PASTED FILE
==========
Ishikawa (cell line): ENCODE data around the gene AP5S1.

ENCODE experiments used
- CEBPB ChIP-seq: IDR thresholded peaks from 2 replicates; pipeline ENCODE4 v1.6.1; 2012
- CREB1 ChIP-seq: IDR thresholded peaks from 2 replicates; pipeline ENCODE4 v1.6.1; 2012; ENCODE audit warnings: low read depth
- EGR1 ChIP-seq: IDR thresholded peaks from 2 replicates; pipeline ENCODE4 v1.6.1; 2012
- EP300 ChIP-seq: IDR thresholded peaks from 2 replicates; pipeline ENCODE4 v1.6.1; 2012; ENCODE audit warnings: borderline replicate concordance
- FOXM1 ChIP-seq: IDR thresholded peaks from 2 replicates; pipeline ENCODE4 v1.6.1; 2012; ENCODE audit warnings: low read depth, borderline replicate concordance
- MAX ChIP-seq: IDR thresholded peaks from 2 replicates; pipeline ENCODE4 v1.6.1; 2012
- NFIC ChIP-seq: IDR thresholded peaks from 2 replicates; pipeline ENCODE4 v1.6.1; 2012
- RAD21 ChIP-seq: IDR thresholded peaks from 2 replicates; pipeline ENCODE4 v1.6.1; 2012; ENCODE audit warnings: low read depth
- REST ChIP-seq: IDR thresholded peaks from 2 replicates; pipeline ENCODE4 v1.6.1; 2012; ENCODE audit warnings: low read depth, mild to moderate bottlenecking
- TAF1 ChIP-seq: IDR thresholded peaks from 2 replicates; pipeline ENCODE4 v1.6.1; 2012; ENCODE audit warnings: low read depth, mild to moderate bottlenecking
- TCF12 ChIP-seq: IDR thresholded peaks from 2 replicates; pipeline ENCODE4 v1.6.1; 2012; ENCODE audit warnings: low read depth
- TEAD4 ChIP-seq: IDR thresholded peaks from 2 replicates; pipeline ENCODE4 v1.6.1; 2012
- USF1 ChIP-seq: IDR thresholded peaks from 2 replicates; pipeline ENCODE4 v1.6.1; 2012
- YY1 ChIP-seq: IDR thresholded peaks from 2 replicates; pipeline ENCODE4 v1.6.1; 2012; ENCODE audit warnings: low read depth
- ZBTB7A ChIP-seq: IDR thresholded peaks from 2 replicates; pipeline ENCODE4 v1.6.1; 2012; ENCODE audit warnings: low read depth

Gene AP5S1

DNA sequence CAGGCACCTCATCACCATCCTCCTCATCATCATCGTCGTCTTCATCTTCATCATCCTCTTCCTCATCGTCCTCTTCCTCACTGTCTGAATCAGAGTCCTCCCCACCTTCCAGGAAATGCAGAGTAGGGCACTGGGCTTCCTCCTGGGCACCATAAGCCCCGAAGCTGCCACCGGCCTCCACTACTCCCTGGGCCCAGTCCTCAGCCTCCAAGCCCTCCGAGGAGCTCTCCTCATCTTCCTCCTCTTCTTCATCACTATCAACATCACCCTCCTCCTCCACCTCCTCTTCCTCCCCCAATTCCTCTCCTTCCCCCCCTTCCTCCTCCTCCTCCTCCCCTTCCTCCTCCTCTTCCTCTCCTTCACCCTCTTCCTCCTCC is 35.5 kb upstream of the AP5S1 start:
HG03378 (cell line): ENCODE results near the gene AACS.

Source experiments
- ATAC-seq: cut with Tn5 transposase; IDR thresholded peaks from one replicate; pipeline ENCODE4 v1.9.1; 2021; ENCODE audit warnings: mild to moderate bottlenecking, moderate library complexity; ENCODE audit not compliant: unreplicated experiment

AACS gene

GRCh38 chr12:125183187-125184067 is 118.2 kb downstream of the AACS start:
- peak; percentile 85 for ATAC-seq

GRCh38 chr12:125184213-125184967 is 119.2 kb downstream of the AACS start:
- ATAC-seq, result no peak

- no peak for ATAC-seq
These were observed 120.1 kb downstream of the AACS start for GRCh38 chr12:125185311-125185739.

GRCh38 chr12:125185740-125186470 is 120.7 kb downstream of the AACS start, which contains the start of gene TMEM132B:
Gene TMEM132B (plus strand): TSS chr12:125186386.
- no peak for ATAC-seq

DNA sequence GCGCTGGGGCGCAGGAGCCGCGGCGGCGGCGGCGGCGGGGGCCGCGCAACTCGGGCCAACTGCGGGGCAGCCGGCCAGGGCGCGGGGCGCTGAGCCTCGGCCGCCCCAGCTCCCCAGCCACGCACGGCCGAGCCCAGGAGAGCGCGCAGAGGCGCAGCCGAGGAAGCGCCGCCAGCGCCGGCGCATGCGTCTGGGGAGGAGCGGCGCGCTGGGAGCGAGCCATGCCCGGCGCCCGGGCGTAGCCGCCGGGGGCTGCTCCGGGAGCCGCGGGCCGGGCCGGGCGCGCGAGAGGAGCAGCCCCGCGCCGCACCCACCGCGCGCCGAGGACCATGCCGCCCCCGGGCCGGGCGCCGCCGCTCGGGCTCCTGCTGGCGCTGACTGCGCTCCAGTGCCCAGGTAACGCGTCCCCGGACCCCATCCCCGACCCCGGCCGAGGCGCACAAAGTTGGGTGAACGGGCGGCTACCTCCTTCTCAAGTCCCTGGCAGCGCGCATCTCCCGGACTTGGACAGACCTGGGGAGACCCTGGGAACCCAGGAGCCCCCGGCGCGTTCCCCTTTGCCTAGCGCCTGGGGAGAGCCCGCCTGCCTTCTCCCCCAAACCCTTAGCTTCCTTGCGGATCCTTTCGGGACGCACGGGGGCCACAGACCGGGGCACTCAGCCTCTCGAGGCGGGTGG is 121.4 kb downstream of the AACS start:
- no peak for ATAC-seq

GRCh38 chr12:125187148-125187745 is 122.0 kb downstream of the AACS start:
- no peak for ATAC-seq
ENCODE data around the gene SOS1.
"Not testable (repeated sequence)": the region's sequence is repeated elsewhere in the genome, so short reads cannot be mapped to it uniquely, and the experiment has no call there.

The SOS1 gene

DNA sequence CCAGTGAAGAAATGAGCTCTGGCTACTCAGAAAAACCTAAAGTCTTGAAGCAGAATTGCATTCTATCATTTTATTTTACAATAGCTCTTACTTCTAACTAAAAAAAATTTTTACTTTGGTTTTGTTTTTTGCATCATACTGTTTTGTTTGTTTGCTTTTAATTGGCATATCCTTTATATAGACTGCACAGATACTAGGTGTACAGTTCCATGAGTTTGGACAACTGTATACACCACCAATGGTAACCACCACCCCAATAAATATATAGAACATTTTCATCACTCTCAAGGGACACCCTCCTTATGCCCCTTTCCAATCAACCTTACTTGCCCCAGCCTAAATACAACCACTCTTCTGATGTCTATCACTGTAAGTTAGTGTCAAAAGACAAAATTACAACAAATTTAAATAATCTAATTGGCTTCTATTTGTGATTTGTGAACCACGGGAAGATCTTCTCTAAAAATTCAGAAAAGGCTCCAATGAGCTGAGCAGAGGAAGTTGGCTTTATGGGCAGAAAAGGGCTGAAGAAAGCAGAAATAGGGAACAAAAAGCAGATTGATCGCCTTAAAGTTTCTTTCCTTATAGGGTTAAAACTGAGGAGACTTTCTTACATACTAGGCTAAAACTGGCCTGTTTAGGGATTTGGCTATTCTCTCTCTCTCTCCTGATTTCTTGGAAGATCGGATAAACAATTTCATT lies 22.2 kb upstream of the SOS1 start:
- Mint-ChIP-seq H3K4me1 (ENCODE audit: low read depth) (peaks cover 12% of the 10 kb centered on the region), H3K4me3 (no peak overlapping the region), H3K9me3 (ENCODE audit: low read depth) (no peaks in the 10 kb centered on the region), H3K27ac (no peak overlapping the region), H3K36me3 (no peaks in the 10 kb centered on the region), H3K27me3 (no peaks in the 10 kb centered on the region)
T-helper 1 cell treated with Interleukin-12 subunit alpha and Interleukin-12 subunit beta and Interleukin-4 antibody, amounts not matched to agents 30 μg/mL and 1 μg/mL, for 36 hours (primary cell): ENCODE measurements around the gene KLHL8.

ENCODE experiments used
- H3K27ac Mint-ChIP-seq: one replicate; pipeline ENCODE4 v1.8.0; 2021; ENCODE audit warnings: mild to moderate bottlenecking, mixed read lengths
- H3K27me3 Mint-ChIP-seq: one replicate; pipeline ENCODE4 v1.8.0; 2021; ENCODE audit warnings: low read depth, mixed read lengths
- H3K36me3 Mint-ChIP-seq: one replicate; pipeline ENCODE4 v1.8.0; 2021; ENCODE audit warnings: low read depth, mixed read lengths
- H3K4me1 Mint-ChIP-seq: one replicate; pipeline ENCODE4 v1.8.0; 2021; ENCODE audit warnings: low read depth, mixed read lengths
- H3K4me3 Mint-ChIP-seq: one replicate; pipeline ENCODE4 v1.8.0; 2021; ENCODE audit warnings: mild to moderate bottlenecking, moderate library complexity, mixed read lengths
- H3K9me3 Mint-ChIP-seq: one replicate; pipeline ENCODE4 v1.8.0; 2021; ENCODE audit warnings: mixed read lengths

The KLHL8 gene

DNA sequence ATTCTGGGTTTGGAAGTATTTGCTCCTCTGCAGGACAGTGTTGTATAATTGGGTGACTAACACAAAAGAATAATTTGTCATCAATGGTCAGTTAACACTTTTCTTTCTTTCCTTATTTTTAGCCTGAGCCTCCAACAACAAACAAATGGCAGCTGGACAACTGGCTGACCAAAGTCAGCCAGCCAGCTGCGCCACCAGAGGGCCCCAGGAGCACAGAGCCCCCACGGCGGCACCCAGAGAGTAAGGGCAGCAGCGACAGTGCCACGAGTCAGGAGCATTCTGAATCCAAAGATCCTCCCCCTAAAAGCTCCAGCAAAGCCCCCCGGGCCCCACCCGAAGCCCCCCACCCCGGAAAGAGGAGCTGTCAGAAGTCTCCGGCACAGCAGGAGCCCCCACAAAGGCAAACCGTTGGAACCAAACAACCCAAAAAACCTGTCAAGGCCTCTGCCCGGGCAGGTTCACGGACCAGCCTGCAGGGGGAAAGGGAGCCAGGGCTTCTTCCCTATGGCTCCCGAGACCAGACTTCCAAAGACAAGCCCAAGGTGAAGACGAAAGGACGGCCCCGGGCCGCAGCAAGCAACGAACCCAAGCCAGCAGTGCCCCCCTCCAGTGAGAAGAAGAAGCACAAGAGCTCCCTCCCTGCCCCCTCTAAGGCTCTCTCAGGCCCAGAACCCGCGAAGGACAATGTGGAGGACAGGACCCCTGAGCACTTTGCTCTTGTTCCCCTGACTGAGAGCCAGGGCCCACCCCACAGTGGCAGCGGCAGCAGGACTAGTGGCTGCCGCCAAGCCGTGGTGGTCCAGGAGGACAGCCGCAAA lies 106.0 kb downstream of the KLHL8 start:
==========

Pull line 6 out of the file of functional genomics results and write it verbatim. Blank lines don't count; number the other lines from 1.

- EP300 ChIP-seq: IDR thresholded peaks from 2 replicates; pipeline ENCODE4 v1.6.1; 2012; ENCODE audit warnings: borderline replicate concordance